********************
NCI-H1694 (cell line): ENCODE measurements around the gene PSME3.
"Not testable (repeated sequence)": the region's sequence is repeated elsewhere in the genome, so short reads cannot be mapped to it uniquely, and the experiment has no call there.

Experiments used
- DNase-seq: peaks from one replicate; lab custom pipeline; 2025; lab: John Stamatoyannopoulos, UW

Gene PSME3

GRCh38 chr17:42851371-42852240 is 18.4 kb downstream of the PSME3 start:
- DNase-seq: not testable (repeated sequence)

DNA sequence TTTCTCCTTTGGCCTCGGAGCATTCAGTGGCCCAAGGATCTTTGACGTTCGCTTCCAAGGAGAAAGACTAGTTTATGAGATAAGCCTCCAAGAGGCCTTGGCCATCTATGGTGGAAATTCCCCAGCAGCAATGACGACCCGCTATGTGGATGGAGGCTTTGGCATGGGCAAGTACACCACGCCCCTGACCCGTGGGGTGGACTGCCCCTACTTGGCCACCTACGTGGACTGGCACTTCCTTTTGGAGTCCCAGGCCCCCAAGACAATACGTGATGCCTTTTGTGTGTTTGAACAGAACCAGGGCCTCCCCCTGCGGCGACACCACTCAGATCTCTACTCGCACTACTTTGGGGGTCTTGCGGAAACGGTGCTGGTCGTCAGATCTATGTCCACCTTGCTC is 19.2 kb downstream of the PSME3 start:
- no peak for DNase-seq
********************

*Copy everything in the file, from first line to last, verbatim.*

NCI-H1694 (cell line): ENCODE measurements around the gene PSME3.
"Not testable (repeated sequence)": the region's sequence is repeated elsewhere in the genome, so short reads cannot be mapped to it uniquely, and the experiment has no call there.

Experiments used
- DNase-seq: peaks from one replicate; lab custom pipeline; 2025; lab: John Stamatoyannopoulos, UW

Gene PSME3

GRCh38 chr17:42851371-42852240 is 18.4 kb downstream of the PSME3 start:
- DNase-seq: not testable (repeated sequence)

DNA sequence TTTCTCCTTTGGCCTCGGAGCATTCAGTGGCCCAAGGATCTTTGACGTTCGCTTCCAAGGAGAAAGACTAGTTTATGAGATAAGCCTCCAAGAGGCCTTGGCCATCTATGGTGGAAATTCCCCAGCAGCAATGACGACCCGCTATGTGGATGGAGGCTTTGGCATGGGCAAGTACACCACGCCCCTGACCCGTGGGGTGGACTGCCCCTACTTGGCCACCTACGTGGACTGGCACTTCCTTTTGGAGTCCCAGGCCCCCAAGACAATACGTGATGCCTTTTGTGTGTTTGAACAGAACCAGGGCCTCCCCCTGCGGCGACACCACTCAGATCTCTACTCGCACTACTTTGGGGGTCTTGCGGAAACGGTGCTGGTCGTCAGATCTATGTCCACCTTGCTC is 19.2 kb downstream of the PSME3 start:
- no peak for DNase-seq